Instead, Krugman says "get us out." He offers five reasons why Democrats should stop crumbling in front of Bush's handpicked military men.
  1. First, no independent assessment has concluded that violence in Iraq is down.
  2. Second, Gen. Petraeus has a history of making wildly overoptimistic assessments of progress in Iraq
  3. Third, any plan that depends on the White House recognizing reality is an idle fantasy.
  4. Fourth, the lesson of the past six years is that Republicans will accuse Democrats of being unpatriotic no matter what the Democrats do.
  5. Finally, the public hates this war and wants to see it ended.

"Popcorn lung" found in consumer

In May I looked at the weakness of OSHA under President Bush, illustrating its inability to enforce workplace safety with the issue of "popcorn lung." An ailment suffered by employees in the microwave popcorn business, it is contracted by inhaling the vapors of artificial butter flavor diacetyl.

Exposure to synthetic butter in food production and flavoring plants has been linked to hundreds of cases of workers whose lungs have been damaged or destroyed...Heated diacetyl becomes a vapor and, when inhaled over a long period of time, seems to lead the small airways in the lungs to become swollen and scarred.
Well, the major news outlets have finally taken note, probably due to a consumer whose persistent popcorn consumption led him to develop the same ailment that popcorn plant employees have been contracting for years.

The man told Dr. Rose that he had eaten microwave popcorn at least twice a day for more than 10 years.

“When he broke open the bags, after the steam came out, he would often inhale the fragrance because he liked it so much,” Dr. Rose said. “That’s heated diacetyl, which we know from the workers’ studies is the highest risk.”

Dr. Rose measured levels of diacetyl in the man’s home after he made popcorn and found levels of the chemical were similar to those in microwave popcorn plants. She asked the man to stop eating microwave popcorn.

And what do you know. Intervention works.

Six months later, the man has lost 50 pounds and his lung function has not only stopped deteriorating but has actually improved slightly, Dr. Rose said.

“This is not a definitive causal link, but it raises a lot of questions and supports the recommendation that more work needs to be done,” Dr. Rose said.

Maybe not definitive, but OSHA could take note: it's better to be safe than sorry.

The popcorn companies are taking note. Pop Weaver has already nixed diacetyl and ConAgra (Orville Redenbacher and Act II) promises to move soon. Of course, they're only doing this because of "consumer concerns," not because diacetyl is unsafe.

Right.

Thursday, September 06, 2007

How home buying turned into the stock market

This is an interesting look at the way the mortgage market changed from a tightly regulated way to ensure homeowners had the income to buy a house to a quick way to make a buck.
In the golden age of American home buying — the years after World War II — savings-and-loan institutions or government agencies supplied returning G.I.’s with fixed 30-year mortgages. Home prices appreciated, steadily but at modest rates, and lending fiascoes were rare...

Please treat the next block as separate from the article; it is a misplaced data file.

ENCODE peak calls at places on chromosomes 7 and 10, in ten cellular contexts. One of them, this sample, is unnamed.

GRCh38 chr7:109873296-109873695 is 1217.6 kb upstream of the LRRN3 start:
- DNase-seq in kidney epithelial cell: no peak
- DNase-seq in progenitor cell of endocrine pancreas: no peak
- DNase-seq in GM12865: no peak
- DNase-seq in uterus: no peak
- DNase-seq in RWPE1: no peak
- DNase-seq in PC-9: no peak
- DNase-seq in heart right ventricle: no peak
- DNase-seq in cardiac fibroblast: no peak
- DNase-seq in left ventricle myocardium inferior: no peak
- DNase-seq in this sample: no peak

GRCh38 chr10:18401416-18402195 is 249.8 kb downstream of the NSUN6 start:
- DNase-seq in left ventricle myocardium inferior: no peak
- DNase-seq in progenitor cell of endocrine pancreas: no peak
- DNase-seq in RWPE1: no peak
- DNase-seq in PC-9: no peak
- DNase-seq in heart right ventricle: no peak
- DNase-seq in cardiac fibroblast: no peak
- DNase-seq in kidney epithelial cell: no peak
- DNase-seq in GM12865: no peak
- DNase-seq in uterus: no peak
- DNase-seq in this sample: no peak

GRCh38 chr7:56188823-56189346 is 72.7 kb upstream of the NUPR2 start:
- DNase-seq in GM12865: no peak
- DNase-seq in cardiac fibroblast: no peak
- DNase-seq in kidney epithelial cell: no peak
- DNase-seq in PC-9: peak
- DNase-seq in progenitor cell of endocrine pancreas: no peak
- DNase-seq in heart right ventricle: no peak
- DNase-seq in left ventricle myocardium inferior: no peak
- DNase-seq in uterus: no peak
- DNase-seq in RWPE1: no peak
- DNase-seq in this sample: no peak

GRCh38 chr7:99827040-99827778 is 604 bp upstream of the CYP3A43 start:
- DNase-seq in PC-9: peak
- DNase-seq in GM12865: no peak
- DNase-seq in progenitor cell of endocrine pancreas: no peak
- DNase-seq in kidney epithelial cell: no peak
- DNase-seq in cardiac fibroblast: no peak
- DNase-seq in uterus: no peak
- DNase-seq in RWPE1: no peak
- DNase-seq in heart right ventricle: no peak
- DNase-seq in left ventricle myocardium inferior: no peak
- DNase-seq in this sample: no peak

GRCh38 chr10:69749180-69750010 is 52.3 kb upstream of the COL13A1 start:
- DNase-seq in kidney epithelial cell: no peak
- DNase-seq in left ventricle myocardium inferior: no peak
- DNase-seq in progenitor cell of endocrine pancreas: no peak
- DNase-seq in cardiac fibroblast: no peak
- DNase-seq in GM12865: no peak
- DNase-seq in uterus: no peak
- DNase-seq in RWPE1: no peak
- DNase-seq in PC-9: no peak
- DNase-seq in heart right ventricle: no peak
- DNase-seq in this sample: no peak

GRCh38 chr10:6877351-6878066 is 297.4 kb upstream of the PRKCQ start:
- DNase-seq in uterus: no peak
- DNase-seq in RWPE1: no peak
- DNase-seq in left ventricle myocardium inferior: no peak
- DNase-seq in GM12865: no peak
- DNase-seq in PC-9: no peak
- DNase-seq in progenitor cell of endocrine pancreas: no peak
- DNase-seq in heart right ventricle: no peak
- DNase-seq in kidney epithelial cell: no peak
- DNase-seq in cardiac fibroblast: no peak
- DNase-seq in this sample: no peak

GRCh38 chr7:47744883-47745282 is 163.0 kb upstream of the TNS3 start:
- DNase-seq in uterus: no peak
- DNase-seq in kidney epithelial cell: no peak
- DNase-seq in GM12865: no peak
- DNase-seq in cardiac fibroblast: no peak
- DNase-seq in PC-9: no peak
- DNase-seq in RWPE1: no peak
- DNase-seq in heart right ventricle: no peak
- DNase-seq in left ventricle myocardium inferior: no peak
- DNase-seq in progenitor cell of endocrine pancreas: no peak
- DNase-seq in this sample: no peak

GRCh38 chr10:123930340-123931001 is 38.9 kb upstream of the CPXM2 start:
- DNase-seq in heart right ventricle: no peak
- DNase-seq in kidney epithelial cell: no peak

...The world began to change in the late 1970s, when Salomon Brothers...pioneered the mortgage security...Instead of keeping his mortgages in a drawer, the banker on Main Street could unload his risk by selling them to Salomon. The banker was thus converted from a long-term lender to a mere originator of loans.
The game continued, with non-bank entrants into the mortgage market offering all sorts of products like adjustable-rate mortgages or allowing people much more house than they could afford.
Lenders and borrowers alike knew that such loans were dicey; they were counting on the borrowers to refinance — which, as long as home prices kept rising, was a cinch. Naturally, when prices stopped rising, the music stopped.
So what happens now? Some states are looking to help bail out the unfortunate borrowers who didn't understand how their mortgage was merely a risky investment by a Wall Street hedge fund investor. But how to do so without rewarding the investor, who ought to be left holding the tab for their poor choice.

Tuesday, September 04, 2007

Catching bad science in the news

There are dangers in giving the uneducated numbers, and thus it happens that many a study gets press by people who have no idea what it means. Thus emerged Bad Science, a blog for taking on the idiots (apparently in the British press). He has a nice article from last week on a survey purportedly reinforcing social norms about color preference (girls like pink and boys like blue). He guts it. And offers some fascinating context:
Back in the days when ladies had a home journal (in 1918) the Ladies Home Journal wrote: “There has been a great diversity of opinion on the subject, but the generally accepted rule is pink for the boy and blue for the girl. The reason is that pink being a more decided and stronger color is more suitable for the boy, while blue, which is more delicate and dainty, is prettier for the girl.”
He also notes that these supposed "social norms" differ across cultures, something that the researchers found but that the media left out. The biggest leap beyond data was the idea that color norms (a social construct) could be measured by color preference - the subject of the actual study.

Perhaps a better title would have been: "girls prefer red, boys prefer blue. At least, Anglo ones do."